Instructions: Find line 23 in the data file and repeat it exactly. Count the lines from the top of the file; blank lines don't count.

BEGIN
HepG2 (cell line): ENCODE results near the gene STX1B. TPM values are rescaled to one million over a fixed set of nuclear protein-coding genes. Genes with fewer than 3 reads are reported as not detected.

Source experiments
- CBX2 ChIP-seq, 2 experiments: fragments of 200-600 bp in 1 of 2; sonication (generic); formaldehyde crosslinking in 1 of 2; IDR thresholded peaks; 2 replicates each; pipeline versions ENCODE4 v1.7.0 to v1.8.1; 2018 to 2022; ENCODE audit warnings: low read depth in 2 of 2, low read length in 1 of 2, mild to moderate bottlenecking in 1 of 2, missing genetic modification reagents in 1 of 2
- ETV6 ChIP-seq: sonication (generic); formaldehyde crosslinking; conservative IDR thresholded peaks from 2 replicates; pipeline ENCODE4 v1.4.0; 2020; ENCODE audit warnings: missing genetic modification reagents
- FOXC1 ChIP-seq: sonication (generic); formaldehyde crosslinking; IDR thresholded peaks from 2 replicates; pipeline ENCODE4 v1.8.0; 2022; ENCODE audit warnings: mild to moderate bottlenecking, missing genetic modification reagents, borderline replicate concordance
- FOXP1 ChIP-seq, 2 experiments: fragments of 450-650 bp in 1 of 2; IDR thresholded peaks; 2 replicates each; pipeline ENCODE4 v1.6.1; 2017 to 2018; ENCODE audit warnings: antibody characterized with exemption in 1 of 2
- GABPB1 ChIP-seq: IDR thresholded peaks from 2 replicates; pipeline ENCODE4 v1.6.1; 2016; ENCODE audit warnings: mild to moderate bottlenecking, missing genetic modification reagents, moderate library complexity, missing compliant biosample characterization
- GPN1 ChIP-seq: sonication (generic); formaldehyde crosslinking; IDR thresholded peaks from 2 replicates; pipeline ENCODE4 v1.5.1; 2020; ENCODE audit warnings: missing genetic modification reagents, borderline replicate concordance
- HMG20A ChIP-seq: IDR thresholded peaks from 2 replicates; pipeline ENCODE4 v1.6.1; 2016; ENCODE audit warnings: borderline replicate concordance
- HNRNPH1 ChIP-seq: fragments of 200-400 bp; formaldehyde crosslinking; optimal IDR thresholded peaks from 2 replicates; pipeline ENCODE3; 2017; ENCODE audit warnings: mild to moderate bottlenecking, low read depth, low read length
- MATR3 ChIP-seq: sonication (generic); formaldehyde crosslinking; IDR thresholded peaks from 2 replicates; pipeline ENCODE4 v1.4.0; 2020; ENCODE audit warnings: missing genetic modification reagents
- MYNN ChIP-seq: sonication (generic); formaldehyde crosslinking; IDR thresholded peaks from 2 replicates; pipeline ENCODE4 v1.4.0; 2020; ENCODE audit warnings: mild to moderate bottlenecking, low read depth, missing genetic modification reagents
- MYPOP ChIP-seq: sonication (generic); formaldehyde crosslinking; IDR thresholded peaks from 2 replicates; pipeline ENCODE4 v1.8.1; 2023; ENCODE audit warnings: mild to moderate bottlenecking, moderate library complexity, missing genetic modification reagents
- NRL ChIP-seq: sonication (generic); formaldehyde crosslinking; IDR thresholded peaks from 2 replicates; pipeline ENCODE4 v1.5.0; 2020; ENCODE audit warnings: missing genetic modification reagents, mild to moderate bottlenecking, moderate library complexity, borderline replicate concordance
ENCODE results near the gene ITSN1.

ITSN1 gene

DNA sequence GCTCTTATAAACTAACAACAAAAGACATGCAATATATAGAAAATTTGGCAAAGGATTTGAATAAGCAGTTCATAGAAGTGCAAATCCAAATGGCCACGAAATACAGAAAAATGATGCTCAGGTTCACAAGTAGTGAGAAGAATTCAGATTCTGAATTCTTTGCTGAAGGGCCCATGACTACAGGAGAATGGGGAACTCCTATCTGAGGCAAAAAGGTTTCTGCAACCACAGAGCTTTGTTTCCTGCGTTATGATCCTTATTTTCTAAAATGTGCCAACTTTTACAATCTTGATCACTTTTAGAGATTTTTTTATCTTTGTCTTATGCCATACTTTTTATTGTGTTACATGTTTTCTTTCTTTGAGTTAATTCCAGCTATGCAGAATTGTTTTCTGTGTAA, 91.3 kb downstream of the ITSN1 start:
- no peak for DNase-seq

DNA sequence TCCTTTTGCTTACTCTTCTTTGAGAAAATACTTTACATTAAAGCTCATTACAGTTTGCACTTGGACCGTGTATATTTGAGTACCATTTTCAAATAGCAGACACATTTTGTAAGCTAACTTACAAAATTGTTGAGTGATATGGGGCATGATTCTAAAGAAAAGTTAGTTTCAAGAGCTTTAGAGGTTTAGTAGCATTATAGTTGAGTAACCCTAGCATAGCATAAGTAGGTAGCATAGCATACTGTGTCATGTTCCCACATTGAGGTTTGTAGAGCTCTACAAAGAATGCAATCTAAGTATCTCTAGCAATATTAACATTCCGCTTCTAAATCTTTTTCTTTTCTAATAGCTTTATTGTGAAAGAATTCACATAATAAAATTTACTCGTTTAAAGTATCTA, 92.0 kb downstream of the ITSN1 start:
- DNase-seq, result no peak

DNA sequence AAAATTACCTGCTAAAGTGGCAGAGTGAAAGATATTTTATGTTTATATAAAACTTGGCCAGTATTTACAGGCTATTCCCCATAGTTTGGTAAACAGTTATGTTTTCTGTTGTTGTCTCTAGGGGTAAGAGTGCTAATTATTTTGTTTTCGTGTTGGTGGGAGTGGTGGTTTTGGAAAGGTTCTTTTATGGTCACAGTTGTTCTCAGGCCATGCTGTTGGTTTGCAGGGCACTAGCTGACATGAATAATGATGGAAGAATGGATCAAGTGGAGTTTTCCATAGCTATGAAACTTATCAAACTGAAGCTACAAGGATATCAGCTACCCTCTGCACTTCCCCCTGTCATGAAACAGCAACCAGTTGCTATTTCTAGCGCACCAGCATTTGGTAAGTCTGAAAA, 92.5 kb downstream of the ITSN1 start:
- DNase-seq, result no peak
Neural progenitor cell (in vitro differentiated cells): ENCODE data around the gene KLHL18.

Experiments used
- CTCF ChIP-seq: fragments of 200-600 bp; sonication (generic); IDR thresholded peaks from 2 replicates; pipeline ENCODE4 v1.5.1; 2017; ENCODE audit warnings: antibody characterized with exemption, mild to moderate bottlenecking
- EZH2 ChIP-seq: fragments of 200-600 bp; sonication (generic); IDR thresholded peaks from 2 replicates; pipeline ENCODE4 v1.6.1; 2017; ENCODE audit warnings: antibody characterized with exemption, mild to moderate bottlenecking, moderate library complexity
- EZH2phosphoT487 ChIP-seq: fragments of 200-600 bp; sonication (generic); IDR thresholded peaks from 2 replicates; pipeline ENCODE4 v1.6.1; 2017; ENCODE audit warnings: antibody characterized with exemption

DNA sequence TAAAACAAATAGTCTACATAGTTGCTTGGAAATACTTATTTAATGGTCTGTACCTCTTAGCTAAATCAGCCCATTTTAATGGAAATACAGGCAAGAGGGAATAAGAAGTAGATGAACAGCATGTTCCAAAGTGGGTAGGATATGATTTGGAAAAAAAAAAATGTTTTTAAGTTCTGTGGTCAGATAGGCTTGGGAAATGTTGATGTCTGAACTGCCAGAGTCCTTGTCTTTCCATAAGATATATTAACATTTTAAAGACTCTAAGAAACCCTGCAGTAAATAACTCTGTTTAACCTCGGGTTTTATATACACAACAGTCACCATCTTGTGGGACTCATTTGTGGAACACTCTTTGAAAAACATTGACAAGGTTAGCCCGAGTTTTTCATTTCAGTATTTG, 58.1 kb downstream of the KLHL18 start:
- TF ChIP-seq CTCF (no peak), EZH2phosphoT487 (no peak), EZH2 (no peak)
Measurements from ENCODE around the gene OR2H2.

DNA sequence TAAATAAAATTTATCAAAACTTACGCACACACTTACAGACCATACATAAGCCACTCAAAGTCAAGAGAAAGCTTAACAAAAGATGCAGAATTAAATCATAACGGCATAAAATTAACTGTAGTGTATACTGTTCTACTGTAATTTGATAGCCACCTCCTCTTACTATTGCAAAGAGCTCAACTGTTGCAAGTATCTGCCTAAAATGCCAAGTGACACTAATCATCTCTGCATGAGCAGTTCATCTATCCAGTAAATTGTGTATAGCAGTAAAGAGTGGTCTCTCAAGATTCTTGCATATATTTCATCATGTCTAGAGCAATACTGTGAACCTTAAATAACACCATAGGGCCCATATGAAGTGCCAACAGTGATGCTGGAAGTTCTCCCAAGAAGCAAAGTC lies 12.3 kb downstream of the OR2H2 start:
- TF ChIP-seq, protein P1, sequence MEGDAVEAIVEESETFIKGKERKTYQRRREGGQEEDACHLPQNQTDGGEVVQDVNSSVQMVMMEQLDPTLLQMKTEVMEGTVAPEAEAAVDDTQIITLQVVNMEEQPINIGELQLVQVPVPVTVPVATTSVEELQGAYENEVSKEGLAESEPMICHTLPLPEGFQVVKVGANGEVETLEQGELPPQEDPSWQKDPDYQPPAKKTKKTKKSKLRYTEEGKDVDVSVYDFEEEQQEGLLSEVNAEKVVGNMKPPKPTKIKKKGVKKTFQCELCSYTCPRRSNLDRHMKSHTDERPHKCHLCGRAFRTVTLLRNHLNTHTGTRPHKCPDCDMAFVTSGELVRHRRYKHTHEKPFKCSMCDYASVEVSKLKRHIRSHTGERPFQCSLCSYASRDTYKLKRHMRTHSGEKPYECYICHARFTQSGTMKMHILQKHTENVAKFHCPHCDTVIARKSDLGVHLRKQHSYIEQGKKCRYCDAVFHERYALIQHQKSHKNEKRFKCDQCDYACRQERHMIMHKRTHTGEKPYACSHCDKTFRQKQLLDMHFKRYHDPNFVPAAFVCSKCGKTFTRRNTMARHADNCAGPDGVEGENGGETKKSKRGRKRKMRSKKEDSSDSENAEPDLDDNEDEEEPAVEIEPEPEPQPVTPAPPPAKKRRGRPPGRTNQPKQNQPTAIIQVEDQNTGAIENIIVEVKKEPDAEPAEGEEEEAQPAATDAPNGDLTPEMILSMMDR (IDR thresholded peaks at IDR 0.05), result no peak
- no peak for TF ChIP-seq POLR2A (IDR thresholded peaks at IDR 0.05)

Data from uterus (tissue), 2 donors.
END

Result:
Neural progenitor cell (in vitro differentiated cells): ENCODE data around the gene KLHL18.